Bangladesh will experience a new economic reality from 2026, as we are set to graduate from the Least Developed Countries (LDC) category that year. The economic and trading ecosystem will be vastly different owing to the preference erosion of Bangladeshi exports. New tariffs ranging from 8% to 15% will make exports from Bangladesh costlier and may cause the exporters to incur losses.
Bangladesh must adjust to the transition through expansion into new markets and quality, cost-efficient export basket development. Economic blocs like MERCOSUR, GCC etc. need to be explored to compensate for potential trade loss.
Furthermore, there is the issue of compliance with the standards of export markets like the EU and the US. A combined effort from both the government and the private sector is required to ensure compliance with these standards. The initiative by PMO to form a committee to address challenges (e.g. export market diversification) that Bangladesh will face as a result of its transition from a least developed country (LDCs) into a developing nation is a timely one.
The government and private sector should work together on developing new markets. To develop export markets, we should focus on economic diplomacy. Foreign missions of Bangladesh can play a vital role here by initiating G2G level discussion.
We must identify competitive advantages and devise time-bound action plans to develop new markets. We can take lessons from how other countries acted in similar situations. Instead of going for the same blanket strategy, the government can take different routes like Free Trade Agreements (FTA), Preferential Trade Arrangements (PTA), or Comprehensive Economic Partnership Agreements (CEPA) with different economies after conducting a proper market assessment.
Customised policy measures will also be needed for these new export markets. The government can modify industry infrastructure, trade regulations (including export, import, industry and foreign exchange regulations), tariffs, and income tax for an export-friendly atmosphere. Implementing the WTO Trade Facilitation Agreement for lower business costs is needed.
The National FTA Committee involving all relevant ministries and private sector representatives, led by the Ministry of Commerce, can guide FTA strategies. Weak global recovery from Covid-led recession and geo-economic unrest have affected all economies, including ours. These circumstances might make our transition into a developing nation more difficult. The Government can request the WTO to extend our transition period to a developing nation till 2029.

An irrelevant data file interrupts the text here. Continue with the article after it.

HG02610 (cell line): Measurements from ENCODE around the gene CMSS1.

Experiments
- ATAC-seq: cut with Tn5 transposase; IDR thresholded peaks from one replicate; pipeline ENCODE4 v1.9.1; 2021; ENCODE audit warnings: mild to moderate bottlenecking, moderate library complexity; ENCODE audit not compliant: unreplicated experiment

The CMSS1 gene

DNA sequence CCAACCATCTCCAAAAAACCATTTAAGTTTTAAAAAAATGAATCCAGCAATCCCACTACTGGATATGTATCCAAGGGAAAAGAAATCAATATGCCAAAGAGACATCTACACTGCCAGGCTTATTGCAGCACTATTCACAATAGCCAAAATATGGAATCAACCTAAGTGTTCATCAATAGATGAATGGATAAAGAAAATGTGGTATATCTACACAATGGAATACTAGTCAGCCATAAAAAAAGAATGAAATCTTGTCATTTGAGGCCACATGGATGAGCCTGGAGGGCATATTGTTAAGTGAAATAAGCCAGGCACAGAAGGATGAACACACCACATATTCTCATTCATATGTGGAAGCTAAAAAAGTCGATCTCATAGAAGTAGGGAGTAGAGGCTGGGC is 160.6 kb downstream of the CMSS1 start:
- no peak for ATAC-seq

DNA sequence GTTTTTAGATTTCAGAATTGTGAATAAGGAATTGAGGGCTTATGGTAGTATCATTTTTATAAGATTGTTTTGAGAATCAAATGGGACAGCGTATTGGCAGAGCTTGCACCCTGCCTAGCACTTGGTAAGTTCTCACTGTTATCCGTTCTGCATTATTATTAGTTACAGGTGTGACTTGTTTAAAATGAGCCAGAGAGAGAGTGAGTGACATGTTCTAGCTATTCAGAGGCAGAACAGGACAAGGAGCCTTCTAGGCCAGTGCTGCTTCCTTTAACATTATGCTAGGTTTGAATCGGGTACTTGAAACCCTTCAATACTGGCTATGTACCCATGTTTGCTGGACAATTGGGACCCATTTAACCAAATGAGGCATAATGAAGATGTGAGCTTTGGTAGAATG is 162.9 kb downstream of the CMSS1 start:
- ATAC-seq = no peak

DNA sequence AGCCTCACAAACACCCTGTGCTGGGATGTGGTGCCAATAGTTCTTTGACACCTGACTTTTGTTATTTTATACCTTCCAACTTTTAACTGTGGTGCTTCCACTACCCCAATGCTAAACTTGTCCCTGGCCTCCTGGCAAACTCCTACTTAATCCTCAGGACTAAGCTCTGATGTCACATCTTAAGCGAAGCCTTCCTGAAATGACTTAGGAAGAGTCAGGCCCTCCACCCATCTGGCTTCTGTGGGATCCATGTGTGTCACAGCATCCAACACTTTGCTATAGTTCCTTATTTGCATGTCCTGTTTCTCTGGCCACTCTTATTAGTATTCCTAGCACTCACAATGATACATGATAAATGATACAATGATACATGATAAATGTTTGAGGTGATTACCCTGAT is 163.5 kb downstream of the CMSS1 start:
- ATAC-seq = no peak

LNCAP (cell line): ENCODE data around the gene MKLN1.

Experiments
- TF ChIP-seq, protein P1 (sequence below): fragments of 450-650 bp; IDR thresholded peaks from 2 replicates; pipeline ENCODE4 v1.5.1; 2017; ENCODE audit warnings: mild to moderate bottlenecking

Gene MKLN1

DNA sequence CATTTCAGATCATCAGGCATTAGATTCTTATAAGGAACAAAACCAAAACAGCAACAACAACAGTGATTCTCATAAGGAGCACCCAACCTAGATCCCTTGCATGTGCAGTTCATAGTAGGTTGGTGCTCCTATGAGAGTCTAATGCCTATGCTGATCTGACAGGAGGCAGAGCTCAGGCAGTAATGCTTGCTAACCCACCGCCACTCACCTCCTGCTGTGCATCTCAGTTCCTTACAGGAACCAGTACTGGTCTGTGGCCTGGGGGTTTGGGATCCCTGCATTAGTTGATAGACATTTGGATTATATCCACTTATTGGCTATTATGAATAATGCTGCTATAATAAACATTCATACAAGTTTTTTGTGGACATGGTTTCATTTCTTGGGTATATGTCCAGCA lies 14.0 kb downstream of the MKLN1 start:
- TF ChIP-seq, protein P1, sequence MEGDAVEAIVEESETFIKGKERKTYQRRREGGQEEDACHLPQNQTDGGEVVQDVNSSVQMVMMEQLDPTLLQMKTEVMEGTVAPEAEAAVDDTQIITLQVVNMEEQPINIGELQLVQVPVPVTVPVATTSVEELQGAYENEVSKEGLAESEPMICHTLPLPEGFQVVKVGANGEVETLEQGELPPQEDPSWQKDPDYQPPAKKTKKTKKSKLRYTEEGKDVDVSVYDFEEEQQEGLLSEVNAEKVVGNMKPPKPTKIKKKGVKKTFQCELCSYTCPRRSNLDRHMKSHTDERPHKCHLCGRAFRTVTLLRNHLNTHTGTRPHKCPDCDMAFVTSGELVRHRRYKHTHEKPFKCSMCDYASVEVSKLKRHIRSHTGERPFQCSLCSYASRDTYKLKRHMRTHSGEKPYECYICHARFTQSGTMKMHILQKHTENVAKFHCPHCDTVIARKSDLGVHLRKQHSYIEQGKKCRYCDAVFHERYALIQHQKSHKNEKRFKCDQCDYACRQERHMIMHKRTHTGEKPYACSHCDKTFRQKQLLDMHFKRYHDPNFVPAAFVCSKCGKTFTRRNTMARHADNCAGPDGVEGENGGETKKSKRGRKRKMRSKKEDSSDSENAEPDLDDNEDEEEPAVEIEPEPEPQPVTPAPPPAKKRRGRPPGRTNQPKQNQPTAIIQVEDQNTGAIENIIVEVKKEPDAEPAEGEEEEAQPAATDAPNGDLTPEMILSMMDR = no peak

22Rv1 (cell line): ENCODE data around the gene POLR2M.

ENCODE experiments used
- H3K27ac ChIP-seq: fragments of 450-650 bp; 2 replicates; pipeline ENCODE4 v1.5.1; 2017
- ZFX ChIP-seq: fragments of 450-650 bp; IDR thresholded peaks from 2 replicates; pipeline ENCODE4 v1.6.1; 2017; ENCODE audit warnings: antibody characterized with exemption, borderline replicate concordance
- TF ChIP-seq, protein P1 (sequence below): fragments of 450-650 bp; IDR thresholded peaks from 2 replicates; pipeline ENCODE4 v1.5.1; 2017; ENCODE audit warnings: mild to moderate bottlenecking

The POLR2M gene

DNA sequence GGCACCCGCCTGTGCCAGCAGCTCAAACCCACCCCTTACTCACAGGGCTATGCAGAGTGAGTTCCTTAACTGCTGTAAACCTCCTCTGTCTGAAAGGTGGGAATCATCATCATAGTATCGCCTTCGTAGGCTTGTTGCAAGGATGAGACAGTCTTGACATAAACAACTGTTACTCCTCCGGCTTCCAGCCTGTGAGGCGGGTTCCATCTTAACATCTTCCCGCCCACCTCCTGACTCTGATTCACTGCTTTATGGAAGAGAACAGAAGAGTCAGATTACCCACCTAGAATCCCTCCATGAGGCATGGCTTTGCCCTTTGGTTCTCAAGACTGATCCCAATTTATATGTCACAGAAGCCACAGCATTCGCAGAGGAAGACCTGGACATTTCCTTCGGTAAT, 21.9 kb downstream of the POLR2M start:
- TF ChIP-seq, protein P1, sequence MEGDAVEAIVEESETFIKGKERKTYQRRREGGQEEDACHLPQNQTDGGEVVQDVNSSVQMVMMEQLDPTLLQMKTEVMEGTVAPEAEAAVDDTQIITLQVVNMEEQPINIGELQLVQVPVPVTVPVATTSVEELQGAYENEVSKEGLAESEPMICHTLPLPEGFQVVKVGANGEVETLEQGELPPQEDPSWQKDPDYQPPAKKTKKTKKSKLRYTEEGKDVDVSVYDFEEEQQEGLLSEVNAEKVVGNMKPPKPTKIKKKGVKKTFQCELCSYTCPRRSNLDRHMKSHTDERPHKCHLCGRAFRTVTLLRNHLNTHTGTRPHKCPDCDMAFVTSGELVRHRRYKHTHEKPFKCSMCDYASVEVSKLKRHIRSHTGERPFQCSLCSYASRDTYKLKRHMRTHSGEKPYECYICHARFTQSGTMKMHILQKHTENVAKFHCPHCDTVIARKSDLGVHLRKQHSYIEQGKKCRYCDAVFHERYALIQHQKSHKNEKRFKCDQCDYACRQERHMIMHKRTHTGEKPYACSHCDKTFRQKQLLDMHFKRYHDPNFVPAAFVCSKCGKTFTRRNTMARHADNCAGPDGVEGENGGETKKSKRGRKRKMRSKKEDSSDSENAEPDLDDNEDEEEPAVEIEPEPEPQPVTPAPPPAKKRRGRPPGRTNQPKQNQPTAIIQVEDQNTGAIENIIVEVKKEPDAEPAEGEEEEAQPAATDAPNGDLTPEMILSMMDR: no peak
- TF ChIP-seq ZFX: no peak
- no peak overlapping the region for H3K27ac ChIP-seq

The UK and EU extended the Duty-Free Quota-Free (DFQF) market facility until 2029. Years 2026-2029 are critical to us for executing major trade negotiations with potential economic blocs and export market development action plans. By 2026, all assessments, research findings and strategies should be ready. CEPAs should be signed with countries with higher tariffs and export potential, and when it comes to African and Middle Eastern economies, we can go for FTAs.
FTAs should be signed with all potential countries gradually. Learnings from one FTA can help us perfect the others. Discussion with countries extending the DFQF facility until 2029 can continue for a new business model.
Bangladesh's economic performance has been remarkable worldwide, thanks to its ever-evolving private sector.
The private sector cannot make all the necessary investments to stay competitive; therefore, PPP initiatives in market development and country branding are required. Export-oriented industries have identified policy issues and their solutions through various discussions. The private sector looks for a predictable environment to perform well in an open world economy.
A robust and long-term policy roadmap addressing sectoral needs and a predictable tariff structure can be helpful. Linking SMEs with value chains needs to be given priority. The government can offer the private sector a competitive, regulatory environment to better handle the challenges that will arise post-LDC graduation.
Improving soft skills, including negotiation skills, technology adoption, market intelligence and dynamics will also be needed for winning trade negotiations. Because the private sector follows the ideal: "act locally and think globally". We endeavour to reach new markets through B2B meetings, exhibitions, summits and trade delegations with partners.
Once Bangladesh was known as a low-cost sourcing hub; we could turn it into an innovative and competitive hub. The private and public sectors must work hand in hand to lead the export market into this new era.
Rizwan Rahman is the Managing Director of ETBL Securities & Exchange Ltd, and the President of Dhaka Chamber of Commerce and Industry (DCCI)
Disclaimer: The views and opinions expressed in this article are those of the author and do not necessarily reflect the opinions and views of The Business Standard.